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8 Comments
  • Katrina
    Posted at 21:09h, 06 January Reply

    Great tips! I’m going on safari in May and I’m going to forward this to my husband to read as well. You take beautiful photos!

    • Adam
      Posted at 09:25h, 07 January Reply

      Where is your safari all going? If you need any other tips just email us. Your going to have an amazing time, Africa is amazing!

      • Katrina
        Posted at 20:01h, 26 February Reply

        Just saw this, apparently I didn’t sign up for email notification for replies! We are going on safari in Sabi Sands in Kruger as well as Chobe in Botswana (also Victoria Falls and Cape Town although no safari action there!). I am so excited, but I think I am going to need to rent a camera. I have a decent one (Sony NEX-5R) but I don’t think it’s as high quality as I’d like for a trip like this. What camera/telephoto lens would you recommend?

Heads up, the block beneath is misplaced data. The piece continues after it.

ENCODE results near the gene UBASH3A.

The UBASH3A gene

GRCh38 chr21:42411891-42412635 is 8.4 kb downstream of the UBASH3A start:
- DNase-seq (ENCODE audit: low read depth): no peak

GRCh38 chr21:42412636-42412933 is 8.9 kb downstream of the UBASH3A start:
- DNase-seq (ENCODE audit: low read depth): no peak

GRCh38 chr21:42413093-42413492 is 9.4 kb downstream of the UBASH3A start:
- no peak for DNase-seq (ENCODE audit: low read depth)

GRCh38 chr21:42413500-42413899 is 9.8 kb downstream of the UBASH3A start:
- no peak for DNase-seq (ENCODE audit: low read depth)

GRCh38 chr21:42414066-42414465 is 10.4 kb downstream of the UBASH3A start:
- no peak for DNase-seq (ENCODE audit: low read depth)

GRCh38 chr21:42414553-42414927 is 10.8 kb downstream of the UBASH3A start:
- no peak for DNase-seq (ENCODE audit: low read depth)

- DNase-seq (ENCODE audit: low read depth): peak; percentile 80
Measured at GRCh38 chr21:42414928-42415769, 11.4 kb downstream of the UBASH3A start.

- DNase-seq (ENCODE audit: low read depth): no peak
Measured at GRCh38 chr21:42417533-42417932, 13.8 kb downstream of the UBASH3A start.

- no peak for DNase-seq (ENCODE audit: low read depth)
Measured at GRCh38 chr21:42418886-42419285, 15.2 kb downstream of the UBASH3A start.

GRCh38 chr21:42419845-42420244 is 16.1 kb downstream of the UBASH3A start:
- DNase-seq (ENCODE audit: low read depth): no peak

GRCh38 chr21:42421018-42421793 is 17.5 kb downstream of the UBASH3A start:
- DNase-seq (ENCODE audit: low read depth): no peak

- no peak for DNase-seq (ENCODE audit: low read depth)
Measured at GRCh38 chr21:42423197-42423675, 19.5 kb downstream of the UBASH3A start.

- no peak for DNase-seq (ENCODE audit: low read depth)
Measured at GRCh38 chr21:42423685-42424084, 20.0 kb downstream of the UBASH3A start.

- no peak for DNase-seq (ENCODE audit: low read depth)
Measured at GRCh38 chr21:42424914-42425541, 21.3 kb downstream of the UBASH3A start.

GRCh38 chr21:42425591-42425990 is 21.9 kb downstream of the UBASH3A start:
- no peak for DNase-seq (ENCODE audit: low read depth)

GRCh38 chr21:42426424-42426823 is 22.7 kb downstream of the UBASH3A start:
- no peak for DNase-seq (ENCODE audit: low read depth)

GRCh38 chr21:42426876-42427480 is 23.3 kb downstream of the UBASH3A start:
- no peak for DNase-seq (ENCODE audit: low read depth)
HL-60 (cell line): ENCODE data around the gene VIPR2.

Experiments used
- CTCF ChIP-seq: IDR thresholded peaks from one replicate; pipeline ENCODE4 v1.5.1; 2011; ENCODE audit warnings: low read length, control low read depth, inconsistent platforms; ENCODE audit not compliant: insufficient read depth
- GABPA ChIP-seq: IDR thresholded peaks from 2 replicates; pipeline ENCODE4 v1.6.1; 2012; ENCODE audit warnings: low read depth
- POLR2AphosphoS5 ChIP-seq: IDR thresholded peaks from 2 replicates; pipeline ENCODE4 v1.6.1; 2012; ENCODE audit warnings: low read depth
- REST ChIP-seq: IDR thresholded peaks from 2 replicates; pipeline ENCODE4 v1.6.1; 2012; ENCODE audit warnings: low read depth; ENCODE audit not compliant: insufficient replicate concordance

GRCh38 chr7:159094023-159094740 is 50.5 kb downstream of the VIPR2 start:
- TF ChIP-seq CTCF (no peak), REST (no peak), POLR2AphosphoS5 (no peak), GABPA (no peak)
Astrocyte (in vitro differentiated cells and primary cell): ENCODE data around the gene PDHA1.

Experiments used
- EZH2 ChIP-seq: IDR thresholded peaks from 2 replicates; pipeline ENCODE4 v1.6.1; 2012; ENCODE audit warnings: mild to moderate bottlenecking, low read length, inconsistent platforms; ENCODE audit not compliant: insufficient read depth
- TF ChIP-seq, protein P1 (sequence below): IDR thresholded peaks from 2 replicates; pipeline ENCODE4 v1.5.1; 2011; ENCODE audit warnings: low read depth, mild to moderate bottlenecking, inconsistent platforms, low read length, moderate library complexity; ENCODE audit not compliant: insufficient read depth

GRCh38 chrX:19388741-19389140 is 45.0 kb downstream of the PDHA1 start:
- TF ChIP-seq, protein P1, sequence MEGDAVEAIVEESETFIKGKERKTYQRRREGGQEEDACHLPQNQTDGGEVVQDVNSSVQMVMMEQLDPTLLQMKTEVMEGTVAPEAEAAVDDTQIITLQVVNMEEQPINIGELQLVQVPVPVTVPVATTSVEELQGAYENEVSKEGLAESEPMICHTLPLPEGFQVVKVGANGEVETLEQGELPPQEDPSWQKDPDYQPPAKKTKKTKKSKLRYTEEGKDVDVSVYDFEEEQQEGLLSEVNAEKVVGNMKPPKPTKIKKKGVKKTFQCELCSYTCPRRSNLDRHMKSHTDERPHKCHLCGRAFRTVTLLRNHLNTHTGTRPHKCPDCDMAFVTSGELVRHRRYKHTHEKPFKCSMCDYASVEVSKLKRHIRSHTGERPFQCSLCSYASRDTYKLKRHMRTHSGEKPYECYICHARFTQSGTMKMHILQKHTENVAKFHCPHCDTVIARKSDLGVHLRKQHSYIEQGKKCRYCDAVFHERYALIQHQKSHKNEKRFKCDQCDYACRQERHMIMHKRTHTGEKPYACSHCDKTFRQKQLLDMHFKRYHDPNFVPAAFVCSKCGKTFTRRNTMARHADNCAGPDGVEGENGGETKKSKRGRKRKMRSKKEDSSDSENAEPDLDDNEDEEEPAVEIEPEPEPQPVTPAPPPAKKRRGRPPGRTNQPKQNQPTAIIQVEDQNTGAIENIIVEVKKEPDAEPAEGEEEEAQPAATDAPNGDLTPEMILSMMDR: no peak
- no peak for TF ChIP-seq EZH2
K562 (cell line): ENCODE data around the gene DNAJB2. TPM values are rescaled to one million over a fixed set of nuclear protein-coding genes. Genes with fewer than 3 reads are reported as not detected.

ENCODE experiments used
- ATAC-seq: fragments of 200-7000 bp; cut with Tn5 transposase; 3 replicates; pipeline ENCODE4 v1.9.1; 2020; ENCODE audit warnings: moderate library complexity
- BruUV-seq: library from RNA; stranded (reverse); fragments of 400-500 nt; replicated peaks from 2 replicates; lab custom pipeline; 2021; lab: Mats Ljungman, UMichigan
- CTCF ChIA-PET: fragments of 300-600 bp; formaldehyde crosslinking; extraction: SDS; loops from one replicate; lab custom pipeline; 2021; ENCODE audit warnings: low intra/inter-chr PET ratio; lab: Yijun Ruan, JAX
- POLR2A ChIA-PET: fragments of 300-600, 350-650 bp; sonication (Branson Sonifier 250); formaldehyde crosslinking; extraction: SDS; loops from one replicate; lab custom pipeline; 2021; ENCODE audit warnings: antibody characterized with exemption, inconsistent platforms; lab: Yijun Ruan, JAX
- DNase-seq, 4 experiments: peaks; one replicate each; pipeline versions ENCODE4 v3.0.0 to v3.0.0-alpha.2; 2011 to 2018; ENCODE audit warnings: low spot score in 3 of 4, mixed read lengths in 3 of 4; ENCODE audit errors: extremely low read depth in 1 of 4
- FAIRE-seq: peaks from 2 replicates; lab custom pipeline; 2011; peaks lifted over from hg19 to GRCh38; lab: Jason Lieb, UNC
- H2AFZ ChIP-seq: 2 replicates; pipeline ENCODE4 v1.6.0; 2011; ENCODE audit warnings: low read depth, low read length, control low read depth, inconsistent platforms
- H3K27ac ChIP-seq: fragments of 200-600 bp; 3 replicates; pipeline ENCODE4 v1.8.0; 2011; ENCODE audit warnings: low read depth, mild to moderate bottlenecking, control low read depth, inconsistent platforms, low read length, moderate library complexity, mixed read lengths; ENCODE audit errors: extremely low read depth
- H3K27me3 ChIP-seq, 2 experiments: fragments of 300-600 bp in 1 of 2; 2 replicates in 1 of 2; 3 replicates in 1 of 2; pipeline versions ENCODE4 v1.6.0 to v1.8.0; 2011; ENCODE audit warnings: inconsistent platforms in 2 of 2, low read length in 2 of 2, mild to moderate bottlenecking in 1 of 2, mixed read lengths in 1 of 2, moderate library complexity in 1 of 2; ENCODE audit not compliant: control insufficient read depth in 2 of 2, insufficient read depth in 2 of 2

• Meg @ Mapping Megan
    Posted at 13:01h, 07 January Reply

    Amazing photos, and great tips all round – especially the part about bringing a lot of memory cards. We keep our photos on our memory cards just in case our computer files ever corrupt, so are always traveling with a nice little collection of blank cards for extra space. Nothing worse than running out of memory!

    • Hannah
      Posted at 03:47h, 20 January Reply

      Luckily now a days memory cards are so cheap. We also can’t imagine without having our external hard drives with us either, we have 5 TB of those too….never can be to safe with your photographs!

  • Nicole
    Posted at 18:02h, 07 January Reply

    Some great advice. With animals you just have to accept you are going to take 100 ordinary photos for every good one. Just keep taking lots and lots of photos.

    Having a long lens is critical. I know when we got ours, the photo quality improved a lot.

    • Hannah
      Posted at 00:58h, 30 September Reply

      So true Nicole! Having the right lens is super critical, love seeing your photos as well. Safe travels to you two.

  • rebecca
    Posted at 14:40h, 28 January Reply

    An African safari is the dream! I just bet these photos does nothing compared to experiencing the real thing